I saw a headline last night that said something like ‘Greece doesn’t want to talk to the EU’. But that’s not true. Syriza merely wants the IMF out of the picture. And then it would prefer to talk to separate EU nations and offices, rather than top down Brussels bureaucrats. Not just because of the Colonel Blotto game theory I talked about before, but because they recognize how insidious and ruthless the IMF is. I’ll get back to that in a minute.
The most remarkable ‘news item’ for me yesterday came not from Tsipras (or Greenspan), but from former French President Nicolas Sarkozy, who did something he would never have when he was in office. Sarkozy went against the grain of the official western narrative vis à vis Ukraine and Russia. He said what no acting French president could possibly say (including himself), because as president he would have been beholden to the US and NATO dictated doctrine, that Putin is evil, and Ukraine should be ‘liberated’.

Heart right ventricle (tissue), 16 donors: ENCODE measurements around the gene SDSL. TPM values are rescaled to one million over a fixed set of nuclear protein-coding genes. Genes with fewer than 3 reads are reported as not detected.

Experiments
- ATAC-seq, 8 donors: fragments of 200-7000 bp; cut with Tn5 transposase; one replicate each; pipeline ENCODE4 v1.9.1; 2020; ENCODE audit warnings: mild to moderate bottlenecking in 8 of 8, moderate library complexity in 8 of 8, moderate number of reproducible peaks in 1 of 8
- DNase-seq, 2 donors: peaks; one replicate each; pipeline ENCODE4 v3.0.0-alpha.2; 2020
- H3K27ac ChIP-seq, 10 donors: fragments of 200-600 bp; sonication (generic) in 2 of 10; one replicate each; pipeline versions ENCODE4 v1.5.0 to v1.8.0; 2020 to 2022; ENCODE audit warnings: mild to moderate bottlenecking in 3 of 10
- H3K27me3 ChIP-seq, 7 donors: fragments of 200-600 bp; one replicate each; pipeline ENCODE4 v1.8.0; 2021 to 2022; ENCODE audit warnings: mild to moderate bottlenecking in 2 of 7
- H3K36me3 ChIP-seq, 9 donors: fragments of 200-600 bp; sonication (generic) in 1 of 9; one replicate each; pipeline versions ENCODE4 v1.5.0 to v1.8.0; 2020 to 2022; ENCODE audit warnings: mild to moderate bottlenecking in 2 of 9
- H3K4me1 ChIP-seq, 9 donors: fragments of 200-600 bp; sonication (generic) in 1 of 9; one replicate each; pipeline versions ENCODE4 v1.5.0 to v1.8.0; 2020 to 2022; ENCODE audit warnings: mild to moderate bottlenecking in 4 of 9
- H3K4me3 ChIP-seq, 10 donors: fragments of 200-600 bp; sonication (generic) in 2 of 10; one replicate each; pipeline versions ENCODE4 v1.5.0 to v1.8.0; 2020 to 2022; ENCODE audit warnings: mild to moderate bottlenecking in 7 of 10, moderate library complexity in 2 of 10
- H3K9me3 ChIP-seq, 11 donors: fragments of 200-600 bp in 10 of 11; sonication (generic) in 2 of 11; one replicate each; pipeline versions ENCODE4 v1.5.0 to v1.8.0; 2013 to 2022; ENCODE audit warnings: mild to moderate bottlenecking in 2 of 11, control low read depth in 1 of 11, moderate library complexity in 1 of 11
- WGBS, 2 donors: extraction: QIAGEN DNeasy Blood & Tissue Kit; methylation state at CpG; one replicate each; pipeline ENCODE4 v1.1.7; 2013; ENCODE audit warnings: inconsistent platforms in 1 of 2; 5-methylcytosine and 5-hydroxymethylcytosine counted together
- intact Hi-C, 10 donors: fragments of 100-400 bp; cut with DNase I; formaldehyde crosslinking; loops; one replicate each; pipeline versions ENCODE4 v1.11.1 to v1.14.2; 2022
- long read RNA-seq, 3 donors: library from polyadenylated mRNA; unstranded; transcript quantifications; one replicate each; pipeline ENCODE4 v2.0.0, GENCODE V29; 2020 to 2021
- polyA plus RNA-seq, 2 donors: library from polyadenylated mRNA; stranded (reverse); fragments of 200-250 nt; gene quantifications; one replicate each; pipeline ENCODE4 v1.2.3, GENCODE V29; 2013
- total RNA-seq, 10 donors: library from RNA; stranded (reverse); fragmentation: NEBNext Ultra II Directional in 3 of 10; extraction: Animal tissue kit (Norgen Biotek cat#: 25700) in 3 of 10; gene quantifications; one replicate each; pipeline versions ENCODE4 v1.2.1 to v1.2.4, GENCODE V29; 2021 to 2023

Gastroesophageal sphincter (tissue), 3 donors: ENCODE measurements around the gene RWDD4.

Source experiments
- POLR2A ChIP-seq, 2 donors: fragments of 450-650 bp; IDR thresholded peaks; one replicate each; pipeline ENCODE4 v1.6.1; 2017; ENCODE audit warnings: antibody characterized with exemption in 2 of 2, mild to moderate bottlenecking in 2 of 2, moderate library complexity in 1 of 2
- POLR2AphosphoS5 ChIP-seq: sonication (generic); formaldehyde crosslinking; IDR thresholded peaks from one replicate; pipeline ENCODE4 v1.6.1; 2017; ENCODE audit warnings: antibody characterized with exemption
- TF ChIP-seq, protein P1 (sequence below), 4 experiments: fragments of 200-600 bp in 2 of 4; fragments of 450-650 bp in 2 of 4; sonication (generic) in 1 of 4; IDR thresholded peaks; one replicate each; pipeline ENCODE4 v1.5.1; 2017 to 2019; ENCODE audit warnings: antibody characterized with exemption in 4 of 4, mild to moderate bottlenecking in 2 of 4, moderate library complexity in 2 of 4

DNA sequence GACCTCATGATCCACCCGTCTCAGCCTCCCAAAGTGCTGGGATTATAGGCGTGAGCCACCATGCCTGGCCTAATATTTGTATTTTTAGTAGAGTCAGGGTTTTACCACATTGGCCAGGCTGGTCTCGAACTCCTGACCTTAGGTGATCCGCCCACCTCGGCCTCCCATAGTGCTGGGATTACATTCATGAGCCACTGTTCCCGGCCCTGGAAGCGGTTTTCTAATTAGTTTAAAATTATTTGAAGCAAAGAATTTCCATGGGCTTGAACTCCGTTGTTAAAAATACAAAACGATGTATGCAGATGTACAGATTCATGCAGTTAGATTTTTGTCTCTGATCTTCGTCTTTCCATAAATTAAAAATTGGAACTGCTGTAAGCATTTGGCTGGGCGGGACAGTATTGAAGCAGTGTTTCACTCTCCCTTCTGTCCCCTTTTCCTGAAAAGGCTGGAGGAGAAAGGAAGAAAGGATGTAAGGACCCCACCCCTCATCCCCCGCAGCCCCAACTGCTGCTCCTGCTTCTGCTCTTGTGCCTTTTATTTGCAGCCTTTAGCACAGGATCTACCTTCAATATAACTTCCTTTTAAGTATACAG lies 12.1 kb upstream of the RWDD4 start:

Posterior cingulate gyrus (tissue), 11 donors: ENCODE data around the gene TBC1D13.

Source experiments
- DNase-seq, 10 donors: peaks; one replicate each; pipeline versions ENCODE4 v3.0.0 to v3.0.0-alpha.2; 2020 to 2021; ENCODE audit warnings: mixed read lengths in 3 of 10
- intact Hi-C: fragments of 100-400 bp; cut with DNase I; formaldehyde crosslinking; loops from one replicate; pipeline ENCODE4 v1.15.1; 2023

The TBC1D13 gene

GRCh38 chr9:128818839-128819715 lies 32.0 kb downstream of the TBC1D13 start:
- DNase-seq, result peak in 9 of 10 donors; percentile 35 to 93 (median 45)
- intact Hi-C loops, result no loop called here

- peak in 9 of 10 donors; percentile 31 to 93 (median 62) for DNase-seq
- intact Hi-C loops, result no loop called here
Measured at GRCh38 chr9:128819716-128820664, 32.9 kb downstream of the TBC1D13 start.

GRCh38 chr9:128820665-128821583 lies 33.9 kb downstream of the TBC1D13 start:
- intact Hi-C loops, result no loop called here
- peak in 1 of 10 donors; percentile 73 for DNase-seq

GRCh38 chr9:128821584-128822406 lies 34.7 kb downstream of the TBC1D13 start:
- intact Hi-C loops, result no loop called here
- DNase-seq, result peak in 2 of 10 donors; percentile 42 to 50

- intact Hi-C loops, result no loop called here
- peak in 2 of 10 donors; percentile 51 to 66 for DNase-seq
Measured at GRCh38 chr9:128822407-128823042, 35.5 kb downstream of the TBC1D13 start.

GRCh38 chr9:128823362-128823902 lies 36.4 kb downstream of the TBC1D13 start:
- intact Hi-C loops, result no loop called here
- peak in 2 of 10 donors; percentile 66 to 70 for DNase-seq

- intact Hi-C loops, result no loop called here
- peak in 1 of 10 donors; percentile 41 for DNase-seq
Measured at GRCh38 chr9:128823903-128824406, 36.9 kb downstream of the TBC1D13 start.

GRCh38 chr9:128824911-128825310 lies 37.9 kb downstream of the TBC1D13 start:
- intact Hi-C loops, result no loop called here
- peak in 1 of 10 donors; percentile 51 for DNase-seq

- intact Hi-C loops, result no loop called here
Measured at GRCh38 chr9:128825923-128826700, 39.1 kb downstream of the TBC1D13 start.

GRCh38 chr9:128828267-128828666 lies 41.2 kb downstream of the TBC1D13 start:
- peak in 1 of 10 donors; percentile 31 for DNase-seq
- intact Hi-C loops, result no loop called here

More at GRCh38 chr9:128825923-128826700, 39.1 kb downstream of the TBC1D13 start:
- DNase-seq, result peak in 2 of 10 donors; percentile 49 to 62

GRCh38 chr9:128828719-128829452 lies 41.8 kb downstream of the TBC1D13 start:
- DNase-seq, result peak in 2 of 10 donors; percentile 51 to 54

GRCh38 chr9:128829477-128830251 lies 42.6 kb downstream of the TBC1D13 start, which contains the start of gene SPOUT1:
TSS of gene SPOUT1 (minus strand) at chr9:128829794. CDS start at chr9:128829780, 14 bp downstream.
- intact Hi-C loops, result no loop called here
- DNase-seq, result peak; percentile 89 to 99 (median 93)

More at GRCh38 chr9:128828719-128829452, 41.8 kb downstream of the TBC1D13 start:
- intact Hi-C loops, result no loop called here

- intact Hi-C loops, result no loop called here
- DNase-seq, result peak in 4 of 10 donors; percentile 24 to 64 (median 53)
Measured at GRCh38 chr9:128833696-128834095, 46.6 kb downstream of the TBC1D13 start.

Crimea cannot be blamed for seceding from Ukraine – a country in turmoil – and choosing to join Russia, said former president of France, Nicolas Sarkozy. He also added that Ukraine “is not destined to join the EU.” “We are part of a common civilization with Russia,” said Sarkozy [..]. “The interests of the Americans with the Russians are not the interests of Europe and Russia,” he said adding that “we do not want the revival of a Cold War between Europe and Russia.” Regarding Crimea’s choice to secede from Ukraine when the country was in the midst of political turmoil, Sarkozy noted that the residents of the peninsula cannot be accused of doing so. “Crimea has chosen Russia, and we cannot blame it [for doing so],” he said pointing out that “we must find the means to create a peacekeeping force to protect Russian speakers in Ukraine.” In March 2014 over 96% of Crimea’s residents – the majority of whom are ethnic Russians – voted to secede from Ukraine to reunify with Russia.